Taste-independent detection of the caloric content of sugar in Drosophila

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Feeding behavior is influenced primarily by two factors: nutritional needs and food palatability. However, the role of food deprivation and metabolic needs in the selection of appropriate food is poorly understood. Here, we show that the fruit fly, Drosophila melanogaster, selects calorie-rich foods following prolonged food deprivation in the absence of taste-receptor signaling. Flies mutant for the sugar receptors Gr5a and Gr64a cannot detect the taste of sugar, but still consumed sugar over plain agar after 15 h of starvation. Similarly, pox-neuro mutants that are insensitive to the taste of sugar preferentially consumed sugar over plain agar upon starvation. Moreover, when given a choice between metabolizable sugar (sucrose or D-glucose) and nonmetabolizable (zero-calorie) sugar (sucralose or L-glucose), starved Gr5a; Gr64a double mutants preferred metabolizable sugars. These findings suggest the existence of a taste-independent metabolic sensor that functions in food selection. The preference for calorie-rich food correlates with a decrease in the two main hemolymph sugars, trehalose and glucose, and in glycogen stores, indicating that this sensor is triggered when the internal energy sources are depleted. Thus, the need to replenish depleted energy stores during periods of starvation may be met through the activity of a taste-independent metabolic sensing pathway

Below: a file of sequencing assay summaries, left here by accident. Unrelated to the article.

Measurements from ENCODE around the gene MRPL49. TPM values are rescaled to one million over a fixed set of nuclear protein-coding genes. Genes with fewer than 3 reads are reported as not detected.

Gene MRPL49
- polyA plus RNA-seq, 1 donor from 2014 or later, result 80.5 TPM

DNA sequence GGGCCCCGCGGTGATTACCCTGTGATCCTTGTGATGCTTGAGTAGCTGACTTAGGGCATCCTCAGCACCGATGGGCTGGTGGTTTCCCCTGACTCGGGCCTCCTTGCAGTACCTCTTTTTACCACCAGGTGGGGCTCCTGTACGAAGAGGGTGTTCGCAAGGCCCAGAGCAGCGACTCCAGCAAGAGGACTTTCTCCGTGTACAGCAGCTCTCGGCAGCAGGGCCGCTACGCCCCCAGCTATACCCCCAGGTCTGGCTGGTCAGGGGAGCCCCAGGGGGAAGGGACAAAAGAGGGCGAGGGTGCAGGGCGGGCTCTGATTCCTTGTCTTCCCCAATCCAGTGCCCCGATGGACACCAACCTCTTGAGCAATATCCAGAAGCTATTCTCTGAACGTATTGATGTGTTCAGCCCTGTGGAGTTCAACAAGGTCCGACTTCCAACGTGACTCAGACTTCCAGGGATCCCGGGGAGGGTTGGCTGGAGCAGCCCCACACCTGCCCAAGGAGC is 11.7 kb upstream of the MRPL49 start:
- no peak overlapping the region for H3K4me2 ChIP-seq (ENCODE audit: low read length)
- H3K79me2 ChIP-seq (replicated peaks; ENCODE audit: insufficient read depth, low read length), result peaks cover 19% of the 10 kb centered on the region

Publisher
NATL ACAD SCIENCES
Issue Date
2011-07
Language
English
Article Type
Article
Keywords

SENSING NEURONS; POX-NEURO; RECEPTOR; GLUCOSE; GENE; TREHALOSE; BEHAVIOR; MELANOGASTER; SENSOR; GLUCOKINASE

Citation

PROCEEDINGS OF THE NATIONAL ACADEMY OF SCIENCES OF THE UNITED STATES OF AMERICA, v.108, no.28, pp.11644 - 11649

ISSN
0027-8424
DOI
10.1073/pnas.1017096108
URI
http://hdl.handle.net/10203/211910
Appears in Collection
BS-Journal Papers(저널논문)
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